Serves 4, deliciously.

For the Dal:

* 200g urad dal (small split lentils – black or white{skinless}) or channa dal (yellow split lentils) OR any other similar lentil such as orange (masoor)

* 3 cloves garlic, mashed

* 1 ‘thumb’of ginger – mashed or pureed

600ml water

* 1 tsp salt

Pop all of the ingredients into a saucepan and slowly bring to the boil; turn down to simmer and let bubble gently for between 40 minutes and one hour, stirring occasionally to prevent sticking. The cooking time will depend on the age, type and size of lentils used. Please use your own dal recipe if you like; this one just happens to be my favourite simple one. The orange lentils take as little as 20 minutes and may use less water. You want a creamy, soft, but not super sloppy, texture. You can make this more like a butter dal by adding a couple of hunks of butter and a few tablespoons of cream after cooking.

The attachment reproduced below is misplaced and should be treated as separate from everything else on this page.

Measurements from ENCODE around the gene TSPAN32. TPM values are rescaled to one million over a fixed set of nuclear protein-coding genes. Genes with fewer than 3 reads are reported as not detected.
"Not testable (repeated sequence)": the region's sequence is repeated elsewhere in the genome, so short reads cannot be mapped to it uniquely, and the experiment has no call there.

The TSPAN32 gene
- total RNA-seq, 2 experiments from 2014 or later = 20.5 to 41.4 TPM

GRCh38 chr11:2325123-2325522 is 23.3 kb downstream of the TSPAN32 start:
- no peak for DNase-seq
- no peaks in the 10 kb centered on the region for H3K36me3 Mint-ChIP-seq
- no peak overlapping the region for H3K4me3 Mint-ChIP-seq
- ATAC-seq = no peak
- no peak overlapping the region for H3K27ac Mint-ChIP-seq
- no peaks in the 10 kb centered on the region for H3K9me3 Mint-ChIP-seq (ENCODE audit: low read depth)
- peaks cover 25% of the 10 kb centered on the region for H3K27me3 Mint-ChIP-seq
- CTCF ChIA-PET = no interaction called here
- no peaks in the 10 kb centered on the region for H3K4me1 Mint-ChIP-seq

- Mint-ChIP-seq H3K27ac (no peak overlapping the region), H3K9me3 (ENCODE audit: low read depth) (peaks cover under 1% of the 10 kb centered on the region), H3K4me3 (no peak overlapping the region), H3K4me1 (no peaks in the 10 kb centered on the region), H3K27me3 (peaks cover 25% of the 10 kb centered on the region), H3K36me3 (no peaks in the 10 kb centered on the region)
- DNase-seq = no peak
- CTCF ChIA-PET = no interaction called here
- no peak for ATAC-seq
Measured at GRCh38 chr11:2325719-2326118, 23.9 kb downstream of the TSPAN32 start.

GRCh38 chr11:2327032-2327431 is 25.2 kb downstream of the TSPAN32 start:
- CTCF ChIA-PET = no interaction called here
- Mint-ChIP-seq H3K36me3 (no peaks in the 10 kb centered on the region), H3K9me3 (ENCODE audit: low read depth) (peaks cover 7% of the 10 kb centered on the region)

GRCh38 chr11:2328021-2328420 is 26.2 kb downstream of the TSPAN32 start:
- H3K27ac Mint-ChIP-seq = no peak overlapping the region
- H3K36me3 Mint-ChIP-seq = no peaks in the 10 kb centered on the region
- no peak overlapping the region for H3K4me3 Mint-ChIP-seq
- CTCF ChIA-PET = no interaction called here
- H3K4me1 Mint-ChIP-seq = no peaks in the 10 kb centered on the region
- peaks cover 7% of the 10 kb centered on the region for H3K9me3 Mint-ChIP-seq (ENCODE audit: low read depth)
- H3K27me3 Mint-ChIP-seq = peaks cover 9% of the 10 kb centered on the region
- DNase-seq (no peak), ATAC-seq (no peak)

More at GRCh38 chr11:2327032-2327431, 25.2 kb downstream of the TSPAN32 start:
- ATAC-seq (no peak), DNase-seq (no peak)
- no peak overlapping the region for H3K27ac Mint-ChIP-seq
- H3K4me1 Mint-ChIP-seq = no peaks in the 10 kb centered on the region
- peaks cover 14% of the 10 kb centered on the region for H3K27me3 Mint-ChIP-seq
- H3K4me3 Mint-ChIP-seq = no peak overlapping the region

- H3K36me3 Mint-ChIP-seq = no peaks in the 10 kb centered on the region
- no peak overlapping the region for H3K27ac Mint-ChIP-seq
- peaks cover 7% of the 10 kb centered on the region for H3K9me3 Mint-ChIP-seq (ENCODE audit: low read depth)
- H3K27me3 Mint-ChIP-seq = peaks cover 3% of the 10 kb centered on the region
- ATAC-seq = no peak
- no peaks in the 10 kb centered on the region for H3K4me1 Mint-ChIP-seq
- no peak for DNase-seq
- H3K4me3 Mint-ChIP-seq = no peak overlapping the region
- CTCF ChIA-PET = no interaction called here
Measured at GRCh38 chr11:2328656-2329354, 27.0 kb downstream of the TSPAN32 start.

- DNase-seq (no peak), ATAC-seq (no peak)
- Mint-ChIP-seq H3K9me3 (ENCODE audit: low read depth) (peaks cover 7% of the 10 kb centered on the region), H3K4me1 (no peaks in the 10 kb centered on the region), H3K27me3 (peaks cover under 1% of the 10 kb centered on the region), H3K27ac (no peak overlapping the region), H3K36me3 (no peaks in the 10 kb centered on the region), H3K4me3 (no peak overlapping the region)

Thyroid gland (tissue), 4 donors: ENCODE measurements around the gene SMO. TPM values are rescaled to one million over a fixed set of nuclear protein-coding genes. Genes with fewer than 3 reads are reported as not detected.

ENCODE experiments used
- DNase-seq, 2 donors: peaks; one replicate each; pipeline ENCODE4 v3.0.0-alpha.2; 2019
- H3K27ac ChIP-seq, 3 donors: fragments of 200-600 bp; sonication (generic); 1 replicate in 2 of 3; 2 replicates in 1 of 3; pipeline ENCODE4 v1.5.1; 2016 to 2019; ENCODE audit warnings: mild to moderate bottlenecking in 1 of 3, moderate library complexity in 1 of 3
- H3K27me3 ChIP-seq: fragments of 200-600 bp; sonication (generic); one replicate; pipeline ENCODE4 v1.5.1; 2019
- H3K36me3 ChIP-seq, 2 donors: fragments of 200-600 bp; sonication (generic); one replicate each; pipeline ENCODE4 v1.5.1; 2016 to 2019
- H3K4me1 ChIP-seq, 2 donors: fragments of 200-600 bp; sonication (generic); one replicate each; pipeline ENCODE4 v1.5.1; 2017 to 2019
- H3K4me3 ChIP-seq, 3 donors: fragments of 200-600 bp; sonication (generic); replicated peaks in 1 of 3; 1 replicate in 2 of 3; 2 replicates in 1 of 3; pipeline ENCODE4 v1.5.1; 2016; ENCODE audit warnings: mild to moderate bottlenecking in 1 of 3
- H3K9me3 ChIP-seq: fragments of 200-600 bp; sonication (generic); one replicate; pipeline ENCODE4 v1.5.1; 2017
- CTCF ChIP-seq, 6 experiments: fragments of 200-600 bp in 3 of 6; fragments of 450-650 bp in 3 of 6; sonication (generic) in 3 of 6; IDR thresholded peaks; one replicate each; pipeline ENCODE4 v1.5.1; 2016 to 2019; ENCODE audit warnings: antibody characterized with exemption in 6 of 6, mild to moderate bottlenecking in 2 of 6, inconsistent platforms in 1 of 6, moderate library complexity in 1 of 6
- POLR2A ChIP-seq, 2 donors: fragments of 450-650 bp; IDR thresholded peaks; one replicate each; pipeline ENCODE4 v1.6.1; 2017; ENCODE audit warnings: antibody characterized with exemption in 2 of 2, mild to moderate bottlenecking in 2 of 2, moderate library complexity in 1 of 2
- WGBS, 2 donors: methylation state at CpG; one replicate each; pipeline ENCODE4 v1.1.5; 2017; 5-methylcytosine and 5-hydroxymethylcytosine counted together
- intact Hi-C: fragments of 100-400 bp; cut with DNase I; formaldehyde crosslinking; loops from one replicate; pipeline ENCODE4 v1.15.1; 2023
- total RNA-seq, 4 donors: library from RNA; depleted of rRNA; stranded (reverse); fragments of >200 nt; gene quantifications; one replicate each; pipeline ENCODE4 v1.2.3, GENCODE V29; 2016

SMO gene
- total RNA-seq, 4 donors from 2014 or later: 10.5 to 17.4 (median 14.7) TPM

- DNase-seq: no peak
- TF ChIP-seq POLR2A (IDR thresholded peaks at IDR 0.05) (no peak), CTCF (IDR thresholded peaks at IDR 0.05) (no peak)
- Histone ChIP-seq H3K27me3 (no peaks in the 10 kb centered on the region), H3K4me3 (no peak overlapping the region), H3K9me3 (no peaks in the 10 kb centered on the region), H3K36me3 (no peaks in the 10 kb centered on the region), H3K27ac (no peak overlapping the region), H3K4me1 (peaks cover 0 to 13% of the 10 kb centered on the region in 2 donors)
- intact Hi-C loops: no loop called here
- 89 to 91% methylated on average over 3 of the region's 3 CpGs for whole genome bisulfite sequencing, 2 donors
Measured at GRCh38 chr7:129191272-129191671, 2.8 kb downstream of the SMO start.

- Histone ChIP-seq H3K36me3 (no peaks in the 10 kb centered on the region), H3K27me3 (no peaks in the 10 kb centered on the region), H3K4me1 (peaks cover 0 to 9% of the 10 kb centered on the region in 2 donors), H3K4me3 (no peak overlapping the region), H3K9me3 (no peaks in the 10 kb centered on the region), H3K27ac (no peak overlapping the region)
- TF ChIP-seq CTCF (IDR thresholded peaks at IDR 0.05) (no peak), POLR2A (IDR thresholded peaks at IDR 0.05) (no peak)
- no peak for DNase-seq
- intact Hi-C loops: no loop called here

While the dal is cooking make the Tarka: fry up 4 finely minced cloves of garlic in a little ghee, rapeseed (canola) oil or coconut oil. When the garlic is soft add in 1 tsp each of ground coriander, ground cumin and ground turmeric; ¼ tsp ground cloves, ½ tsp ground fenugreek, ½ tsp asoefoetida powder and ½ tsp ground Kashmiri chilli. The latter three are optional – use if you have them; use a medium-hot chilli powder in place of the Kashmiri if you like or replace all with garam masala. When the dal is cooked, mix in the tarka. The dal can be made ahead and reheated when you want. It is best to use whole spices, toasted and ground but pre-ground is fine.

For the Sticky Tamarind Sauce:

For the following, stir and bring to the boil in a small pan, then set aside (pull out the star anise after cooking).

* 1 ½ tbsp tamarind puree concentrate OR 3 tbsp ‘Western’ tamarind paste (eg, Bart’s)

* 1 tbsp muscovado or dark brown sugar (or jaggery)

* 1/8 tsp ground cardamom

* 1/8 tsp ground cloves

* Whole star anise

5 tbsp water

The Salady Bits: mix together chopped tomatoes, red onion, mint leaves, coriander (cilantro) leaves, pomegranate seeds, fresh ginger, lime juice (especially if you don’t make the tamarind sauce), cucumber, green mango, coconut (I didn’t have any) – all ‘to taste’